August 23, 2012
By Dan Namowitz
Aircraft owners and other pilots now have until Sept. 14 to submit formal comments on the FAA’s policy governing access to general aviation airports from residential property.
The FAA published its interpretation of how it would administer the residential-through-the-fence policy July 30, acting under a congressional mandate to maintain access to GA airports from adjacent private property. When the policy was released, AOPA reported to members that the agency’s interpretation of the intent of Congress contained “no surprises.”
Passage of the FAA Modernization and Reform Act of 2012 in February ended an FAA bid that had been in progress since 2009 to eliminate through-the-fence operations. The reauthorization bill included language inserted by Rep. Sam Graves (R-Mo.), co-chair of the Congressional GA Caucus, assuring that GA airport sponsors could not be deemed in violation of federal grant assurances solely on the basis of entering into through-the-fence agreements.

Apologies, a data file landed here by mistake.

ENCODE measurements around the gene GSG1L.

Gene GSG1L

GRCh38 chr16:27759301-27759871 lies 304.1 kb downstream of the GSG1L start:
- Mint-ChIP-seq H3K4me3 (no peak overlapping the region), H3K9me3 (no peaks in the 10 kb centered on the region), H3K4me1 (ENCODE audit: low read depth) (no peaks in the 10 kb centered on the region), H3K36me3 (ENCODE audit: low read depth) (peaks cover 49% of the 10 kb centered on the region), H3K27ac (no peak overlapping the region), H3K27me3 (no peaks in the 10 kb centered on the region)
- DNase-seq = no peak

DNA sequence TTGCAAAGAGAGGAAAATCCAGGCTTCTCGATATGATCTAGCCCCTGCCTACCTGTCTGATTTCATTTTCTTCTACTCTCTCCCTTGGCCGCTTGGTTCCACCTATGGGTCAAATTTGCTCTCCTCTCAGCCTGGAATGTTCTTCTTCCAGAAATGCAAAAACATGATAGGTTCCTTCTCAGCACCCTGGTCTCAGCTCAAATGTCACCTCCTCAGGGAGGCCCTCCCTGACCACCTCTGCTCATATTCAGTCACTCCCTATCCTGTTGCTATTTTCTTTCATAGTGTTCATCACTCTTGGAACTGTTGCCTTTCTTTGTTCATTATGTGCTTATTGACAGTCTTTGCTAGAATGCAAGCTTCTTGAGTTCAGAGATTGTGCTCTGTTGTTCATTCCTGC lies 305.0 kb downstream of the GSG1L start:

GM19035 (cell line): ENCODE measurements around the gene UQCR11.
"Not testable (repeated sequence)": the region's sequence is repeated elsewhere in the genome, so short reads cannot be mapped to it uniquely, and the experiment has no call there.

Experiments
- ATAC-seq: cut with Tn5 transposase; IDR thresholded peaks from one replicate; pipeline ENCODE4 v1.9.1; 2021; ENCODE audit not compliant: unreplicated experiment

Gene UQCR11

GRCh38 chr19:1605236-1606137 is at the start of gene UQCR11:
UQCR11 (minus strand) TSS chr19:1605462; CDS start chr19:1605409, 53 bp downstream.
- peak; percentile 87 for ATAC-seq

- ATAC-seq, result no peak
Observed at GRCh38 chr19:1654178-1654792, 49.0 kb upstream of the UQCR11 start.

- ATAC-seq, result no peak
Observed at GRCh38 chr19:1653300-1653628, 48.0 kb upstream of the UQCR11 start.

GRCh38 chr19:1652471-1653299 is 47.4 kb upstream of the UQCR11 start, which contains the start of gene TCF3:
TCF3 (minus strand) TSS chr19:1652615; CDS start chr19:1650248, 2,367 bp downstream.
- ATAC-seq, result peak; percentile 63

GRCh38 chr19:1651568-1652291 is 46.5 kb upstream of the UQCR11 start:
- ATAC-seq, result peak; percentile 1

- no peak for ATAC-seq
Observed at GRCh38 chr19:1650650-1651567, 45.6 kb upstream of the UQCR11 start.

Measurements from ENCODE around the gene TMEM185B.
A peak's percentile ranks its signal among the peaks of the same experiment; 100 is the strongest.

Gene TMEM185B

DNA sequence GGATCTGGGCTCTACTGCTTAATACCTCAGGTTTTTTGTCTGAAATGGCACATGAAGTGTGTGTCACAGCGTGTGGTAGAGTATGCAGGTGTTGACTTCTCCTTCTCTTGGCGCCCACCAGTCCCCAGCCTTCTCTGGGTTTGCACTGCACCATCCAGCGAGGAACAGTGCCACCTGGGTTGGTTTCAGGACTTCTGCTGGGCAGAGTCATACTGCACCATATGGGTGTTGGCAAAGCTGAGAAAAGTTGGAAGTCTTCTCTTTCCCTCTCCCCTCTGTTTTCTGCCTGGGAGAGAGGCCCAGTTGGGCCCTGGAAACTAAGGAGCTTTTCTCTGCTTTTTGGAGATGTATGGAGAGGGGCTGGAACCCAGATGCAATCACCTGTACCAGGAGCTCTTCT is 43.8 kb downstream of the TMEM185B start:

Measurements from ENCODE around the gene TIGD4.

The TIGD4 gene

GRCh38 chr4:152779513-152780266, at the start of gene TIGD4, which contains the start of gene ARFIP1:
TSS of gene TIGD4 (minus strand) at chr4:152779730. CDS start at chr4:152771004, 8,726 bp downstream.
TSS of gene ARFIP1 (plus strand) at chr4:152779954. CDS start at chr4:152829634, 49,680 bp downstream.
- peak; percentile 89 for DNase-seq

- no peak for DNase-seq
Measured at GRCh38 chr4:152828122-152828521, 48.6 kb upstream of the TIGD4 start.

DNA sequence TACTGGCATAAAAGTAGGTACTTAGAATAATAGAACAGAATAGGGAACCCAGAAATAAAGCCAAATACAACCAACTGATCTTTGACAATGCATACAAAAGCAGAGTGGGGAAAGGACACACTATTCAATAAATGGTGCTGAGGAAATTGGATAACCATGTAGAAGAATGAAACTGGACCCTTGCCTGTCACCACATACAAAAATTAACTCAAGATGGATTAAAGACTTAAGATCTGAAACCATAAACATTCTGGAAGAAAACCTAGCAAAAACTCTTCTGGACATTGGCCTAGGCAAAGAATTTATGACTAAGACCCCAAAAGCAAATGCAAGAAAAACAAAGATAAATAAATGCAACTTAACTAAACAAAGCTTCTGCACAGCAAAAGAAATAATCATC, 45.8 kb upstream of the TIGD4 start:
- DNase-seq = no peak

Members are urged to review the FAA’s policy. Although the original deadline was Aug. 29, the FAA has extended the comment period to Sept. 14. Comments may be submitted citing Docket No. FAA–2012–0754, online or by mail to Docket Operations, U.S. Department of Transportation, West Building, Ground Floor, Room W12–140, Routing Symbol M–30, 1200 New Jersey Avenue SE., Washington, DC 20590.
Department of Transportation,
The board of Pennsylvania’s Lehigh-Northampton Airport Authority will wait 120 days before making a final decision to close Braden Airport, citing community concerns.
Question: Is there a visual aid to help me understand notams that change the configuration of an airport during construction?
It’s a familiar refrain, an effort by the University of North Carolina at Chapel Hill to close a valuable airport. AOPA is again speaking up.